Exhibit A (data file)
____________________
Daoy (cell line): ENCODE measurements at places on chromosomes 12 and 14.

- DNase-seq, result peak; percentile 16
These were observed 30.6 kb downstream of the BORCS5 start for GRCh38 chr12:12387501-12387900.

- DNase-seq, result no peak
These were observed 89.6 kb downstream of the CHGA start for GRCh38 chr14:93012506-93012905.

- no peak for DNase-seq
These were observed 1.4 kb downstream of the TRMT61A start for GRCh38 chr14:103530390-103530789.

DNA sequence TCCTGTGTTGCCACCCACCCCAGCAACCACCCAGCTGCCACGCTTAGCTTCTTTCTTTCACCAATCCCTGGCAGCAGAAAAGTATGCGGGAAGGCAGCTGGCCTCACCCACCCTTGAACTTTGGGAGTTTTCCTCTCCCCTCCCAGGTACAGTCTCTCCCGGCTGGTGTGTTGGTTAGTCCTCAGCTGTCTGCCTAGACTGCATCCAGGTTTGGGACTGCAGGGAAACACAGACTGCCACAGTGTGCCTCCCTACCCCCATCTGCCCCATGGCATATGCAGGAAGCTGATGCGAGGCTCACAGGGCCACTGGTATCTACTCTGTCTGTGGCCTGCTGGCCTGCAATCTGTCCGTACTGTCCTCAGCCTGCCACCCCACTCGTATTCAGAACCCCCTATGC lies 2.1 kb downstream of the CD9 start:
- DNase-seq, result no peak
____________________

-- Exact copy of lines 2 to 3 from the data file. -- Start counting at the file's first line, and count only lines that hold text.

- DNase-seq, result peak; percentile 16
These were observed 30.6 kb downstream of the BORCS5 start for GRCh38 chr12:12387501-12387900.